When we last spoke in January, you were starting work on The Painted Veil, which comes out next month.

The movie is beautifully shot and directed, and was a wonderful palette for an evocative score. The soundtrack will be released by Deutsche Grammophon, partially because there is a pianist who solos on it, Lang Lang, a very gifted and successful classical pianist, who happens to be Chinese. It is a film by John Curran, starring Naomi Watts and Edward Norton, based on the novel by W. Somerset Maugham, set in China in the 1920s or 1930s. Naomi Watt's husband is a doctor, and as punishment for her being unfaithful, he brings her with him from Shanghai to the remote countryside where he's helping other doctors fight cholera.


What was your musical approach?

It is not a Chinese score. It's an occidental orchestra, with some electronics - electric cello, Tibetan bowls. Piano is an important element, since Naomi Watts plays piano in the film. I was brought on board to do pre-records, a year and a half ago. It's a very beautiful movie, very moving and very sad and strong. John Curran is a great director, and I hope that the score will be enjoyed.

How did you get Lang Lang to perform on the score?

I knew him - we met here a few years ago. He was doing a showcase for Deutsche Grammophon, and I followed his work. He was available the week we were recording and mixing - so it was very easy to bring him into the studio, and record the piece. He has also recorded Erik Satie's "Gnossienne", because Naomi Watts plays it in the film, and he re-recorded the Satie piece, "Gnossiene No. 1" just for the album.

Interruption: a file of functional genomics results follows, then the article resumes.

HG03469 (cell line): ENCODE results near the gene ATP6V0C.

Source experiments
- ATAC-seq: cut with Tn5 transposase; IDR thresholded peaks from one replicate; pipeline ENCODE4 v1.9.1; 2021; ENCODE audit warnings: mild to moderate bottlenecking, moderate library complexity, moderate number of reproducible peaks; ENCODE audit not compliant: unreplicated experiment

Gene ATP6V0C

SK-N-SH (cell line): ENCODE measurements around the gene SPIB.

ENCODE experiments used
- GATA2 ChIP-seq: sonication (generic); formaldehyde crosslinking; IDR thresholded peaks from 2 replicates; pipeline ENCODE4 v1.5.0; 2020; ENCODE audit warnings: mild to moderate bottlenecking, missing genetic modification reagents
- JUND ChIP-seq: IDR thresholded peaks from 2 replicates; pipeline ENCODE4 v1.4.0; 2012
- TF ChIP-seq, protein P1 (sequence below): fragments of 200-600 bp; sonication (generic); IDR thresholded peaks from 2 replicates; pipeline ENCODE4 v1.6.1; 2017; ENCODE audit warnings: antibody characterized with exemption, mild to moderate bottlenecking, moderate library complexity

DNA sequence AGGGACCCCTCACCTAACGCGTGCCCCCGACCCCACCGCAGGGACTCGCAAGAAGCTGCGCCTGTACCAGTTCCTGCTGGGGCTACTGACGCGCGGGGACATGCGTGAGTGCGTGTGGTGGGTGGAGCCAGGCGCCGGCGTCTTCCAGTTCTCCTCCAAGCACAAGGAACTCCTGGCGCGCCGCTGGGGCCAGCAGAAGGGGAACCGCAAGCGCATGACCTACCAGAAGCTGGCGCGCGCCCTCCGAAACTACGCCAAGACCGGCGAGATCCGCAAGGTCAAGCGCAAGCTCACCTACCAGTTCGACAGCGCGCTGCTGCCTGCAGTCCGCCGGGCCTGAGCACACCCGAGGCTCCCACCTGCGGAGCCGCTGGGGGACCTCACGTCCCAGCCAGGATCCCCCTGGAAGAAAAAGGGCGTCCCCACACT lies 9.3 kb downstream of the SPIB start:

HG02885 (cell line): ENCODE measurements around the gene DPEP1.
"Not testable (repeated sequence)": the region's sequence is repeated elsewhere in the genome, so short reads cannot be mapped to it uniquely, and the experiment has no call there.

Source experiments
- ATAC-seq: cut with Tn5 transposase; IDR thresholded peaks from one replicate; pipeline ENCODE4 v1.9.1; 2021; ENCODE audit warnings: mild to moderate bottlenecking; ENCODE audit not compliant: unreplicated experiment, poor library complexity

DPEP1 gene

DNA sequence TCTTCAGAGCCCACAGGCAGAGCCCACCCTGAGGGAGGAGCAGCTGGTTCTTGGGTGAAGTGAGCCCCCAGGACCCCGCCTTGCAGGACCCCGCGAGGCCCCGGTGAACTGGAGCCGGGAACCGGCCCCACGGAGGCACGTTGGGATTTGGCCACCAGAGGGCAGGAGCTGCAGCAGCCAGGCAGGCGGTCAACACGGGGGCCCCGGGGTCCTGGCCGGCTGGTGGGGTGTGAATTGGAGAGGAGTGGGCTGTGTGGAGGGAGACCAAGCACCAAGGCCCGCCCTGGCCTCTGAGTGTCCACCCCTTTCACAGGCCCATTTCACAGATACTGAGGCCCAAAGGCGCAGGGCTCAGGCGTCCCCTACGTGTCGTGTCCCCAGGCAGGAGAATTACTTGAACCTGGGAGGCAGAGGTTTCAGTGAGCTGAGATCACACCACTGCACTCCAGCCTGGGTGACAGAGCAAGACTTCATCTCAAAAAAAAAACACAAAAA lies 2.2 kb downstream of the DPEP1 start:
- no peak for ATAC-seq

What are you working on now?

Mr. Magorium's Wonder Emporium. The director is Zach Helm, who wrote Stranger than Fiction. This is his directorial debut, and it is truly enchanting. In the film, Natalie Portman plays a composer/pianist, and I had to record piano over a year ago, so it could be played back on the set. It's the story of a magical toy store, starring Dustin Hoffman and Natalie Portman. It's a marvelous, fantastic fantasy movie. It's great - it will be a real discovery when people see this movie. It's not only very well written, but it is also beautifully directed. Zach is very gifted - he's a great talent!

Have you recorded much of the score, or just pre-records?

We recorded the main title and the very long final sequence - lots of it has been written already. Now it's just a matter of putting it in the order of the picture.

What kind of stylistic approach will you take to scoring a magical toy store?

It's still up in the air - there are so many options and I have not yet chosen.

But you have the theme already - since she played it on screen...

Exactly - now I just have to figure out how to distribute it to the instrumentation. There was an orchestral version for the final scene, which mixes electronic with ethnic instruments, which I love to do. In some movies you can go a step further, because there is a giant world of fantasy, like this one. I will be able to play with anything. I can hit on a glass, or blow in a pen, and it will make a sound that could be different and interesting. So it's really wide open. But it's going to be a nice one - I'm longing to be there! It is a Christmas release next year, so it is a ways off.